The Daily Caller

The Daily Caller
LONDON, ENGLAND - MARCH 27:  A corrosion cast of blood vessels in the brain made from resin is displayed at the Wellcome trusts new  LONDON, ENGLAND - MARCH 27: A corrosion cast of blood vessels in the brain made from resin is displayed at the Wellcome trusts new 'Brains' exhibition at the Wellcome Collection on March 27, 2012 in London, England. The exhibit makes up part of the Wellcome Collection's major new exhibition, 'Brains' which includes slices of Einstein's brain, 3000 year old trepanned skulls, ancient Egyptian mummified brains and brains in jars, and opens to the public from March 29 June 17, 2012. (Photo by Dan Kitwood/Getty Images)  

You Can Now 3D Print Blood Vessels

Need a new heart? Researchers have already been using 3D printers to create human tissue. Now, scientists at the University of Sydney, collaborating with MIT, Harvard and Stanford, have figured out how to “bio-print” blood vessels with the hope of eventually making new, artificial organs.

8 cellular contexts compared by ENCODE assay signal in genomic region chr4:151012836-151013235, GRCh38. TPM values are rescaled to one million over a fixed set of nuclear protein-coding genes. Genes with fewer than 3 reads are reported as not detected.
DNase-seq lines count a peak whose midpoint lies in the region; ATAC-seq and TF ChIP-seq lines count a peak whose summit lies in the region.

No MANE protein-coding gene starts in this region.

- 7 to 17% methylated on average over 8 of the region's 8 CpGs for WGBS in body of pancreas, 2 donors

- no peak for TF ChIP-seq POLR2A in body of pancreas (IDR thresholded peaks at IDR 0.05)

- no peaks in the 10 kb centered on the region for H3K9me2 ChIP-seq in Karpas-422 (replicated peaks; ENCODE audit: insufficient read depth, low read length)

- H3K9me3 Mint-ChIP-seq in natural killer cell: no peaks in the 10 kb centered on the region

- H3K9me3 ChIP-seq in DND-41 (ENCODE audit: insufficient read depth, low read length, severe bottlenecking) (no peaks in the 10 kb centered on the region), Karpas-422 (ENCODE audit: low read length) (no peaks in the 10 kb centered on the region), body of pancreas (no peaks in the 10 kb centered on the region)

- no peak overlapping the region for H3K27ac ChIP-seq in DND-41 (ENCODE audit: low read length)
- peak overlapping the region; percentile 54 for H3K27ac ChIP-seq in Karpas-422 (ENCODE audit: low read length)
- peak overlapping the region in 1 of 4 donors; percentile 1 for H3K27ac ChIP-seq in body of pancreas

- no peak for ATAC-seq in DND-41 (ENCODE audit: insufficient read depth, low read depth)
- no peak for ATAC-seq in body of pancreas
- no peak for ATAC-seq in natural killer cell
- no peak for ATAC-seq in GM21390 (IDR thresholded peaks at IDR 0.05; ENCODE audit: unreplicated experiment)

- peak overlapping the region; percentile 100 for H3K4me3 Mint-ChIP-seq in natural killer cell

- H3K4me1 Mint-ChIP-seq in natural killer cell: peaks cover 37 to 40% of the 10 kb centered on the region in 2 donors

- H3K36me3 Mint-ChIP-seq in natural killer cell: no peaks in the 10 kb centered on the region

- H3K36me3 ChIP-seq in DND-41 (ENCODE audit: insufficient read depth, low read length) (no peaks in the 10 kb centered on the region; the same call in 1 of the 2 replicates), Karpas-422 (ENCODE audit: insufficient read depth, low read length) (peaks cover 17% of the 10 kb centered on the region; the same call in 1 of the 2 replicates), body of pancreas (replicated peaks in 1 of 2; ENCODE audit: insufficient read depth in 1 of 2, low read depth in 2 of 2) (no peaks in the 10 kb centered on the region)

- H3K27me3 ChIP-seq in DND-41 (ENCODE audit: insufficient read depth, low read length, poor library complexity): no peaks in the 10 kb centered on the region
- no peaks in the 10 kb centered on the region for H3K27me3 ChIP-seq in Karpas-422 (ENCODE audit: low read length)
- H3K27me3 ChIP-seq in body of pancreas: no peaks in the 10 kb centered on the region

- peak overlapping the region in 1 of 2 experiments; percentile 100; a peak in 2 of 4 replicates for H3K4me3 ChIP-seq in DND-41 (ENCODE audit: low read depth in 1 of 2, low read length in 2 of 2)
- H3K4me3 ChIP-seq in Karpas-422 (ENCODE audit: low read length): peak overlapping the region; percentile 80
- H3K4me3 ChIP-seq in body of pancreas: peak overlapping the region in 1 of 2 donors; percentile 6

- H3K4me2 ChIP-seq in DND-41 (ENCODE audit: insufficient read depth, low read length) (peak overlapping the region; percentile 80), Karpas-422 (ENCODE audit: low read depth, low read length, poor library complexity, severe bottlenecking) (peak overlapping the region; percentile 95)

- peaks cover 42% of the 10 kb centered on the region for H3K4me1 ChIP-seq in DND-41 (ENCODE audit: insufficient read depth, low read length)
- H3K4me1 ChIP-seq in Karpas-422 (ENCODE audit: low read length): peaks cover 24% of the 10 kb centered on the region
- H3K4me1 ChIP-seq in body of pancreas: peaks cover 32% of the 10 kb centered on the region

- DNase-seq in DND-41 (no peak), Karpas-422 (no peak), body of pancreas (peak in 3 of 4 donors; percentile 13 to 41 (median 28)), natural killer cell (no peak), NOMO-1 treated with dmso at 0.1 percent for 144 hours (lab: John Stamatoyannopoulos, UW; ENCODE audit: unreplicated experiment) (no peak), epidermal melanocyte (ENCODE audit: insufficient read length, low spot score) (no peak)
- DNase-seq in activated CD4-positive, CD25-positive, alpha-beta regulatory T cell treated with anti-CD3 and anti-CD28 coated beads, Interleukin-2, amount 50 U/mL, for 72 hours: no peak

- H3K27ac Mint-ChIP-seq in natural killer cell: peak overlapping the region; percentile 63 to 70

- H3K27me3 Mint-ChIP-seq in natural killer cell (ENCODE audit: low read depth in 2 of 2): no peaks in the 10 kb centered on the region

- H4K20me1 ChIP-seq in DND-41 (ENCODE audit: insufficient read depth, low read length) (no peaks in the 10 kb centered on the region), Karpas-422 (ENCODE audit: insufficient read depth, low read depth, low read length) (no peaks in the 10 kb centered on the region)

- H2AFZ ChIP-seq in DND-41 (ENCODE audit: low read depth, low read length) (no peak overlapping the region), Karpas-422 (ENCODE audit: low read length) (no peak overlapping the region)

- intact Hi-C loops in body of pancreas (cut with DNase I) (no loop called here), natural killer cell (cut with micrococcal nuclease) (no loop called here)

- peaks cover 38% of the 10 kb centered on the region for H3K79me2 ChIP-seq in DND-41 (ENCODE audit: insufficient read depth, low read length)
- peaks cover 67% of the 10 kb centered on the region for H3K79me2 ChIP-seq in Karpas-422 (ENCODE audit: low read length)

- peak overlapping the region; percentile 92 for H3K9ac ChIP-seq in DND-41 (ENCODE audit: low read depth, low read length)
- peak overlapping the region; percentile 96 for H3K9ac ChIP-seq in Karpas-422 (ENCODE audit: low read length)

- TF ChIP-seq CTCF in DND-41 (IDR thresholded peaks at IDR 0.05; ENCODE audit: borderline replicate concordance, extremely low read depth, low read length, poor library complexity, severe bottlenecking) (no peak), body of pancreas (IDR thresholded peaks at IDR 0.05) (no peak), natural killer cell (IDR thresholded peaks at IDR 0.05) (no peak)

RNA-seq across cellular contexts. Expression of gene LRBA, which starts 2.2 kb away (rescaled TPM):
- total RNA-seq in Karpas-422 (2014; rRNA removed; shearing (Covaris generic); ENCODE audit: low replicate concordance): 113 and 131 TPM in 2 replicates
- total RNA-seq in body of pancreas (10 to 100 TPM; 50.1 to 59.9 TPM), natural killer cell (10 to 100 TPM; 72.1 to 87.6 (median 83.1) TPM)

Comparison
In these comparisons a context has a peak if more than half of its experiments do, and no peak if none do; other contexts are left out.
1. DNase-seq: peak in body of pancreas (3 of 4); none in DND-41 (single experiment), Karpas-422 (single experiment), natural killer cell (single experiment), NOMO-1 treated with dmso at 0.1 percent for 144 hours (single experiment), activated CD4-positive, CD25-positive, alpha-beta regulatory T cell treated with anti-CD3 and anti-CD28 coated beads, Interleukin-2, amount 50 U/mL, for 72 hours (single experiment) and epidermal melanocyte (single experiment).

According to 3Dprint.com, researchers needed to figure out how to pump blood into the bio-printed human tissue before creating human organs for organ transplant patients:

“Researchers used an extremely advanced bioprinter to fabricate tiny fibers, all interconnected, which would represent the complex vascular structure of an organ,” according to 3Dprint.com. “They coated the fibers with human endothelial cells, and then covered it with a protein based material, rich in cells.”

They then hardened the cell-infused material by applying light. After it was hard, the researchers removed the coated fibers, which left an “intricate network of tiny spaces throughout the hardened cell material.”

They also left the human endothelial cells behind, along the tiny spaces created by the fibers. After a week, these tiny spaces self-organized into stable capillaries.

The study’s lead author, University of Sydney researcher Dr. Luiz Bertassoni, believes this new breakthrough will change medical care and organ transplants.

“Imagine being able to walk into a hospital and have a full organ printed — or bio-printed, as we call it — with all the cells, proteins and blood vessels in the right place, simply by pushing the ‘print’ button in your computer screen,” Bertassoni told 3Dprint.

Using 3D printing to create new organs will substantially accelerate the process of saving patients in need of organ transplants, but researchers say it will be a while before fully functional organs are available.

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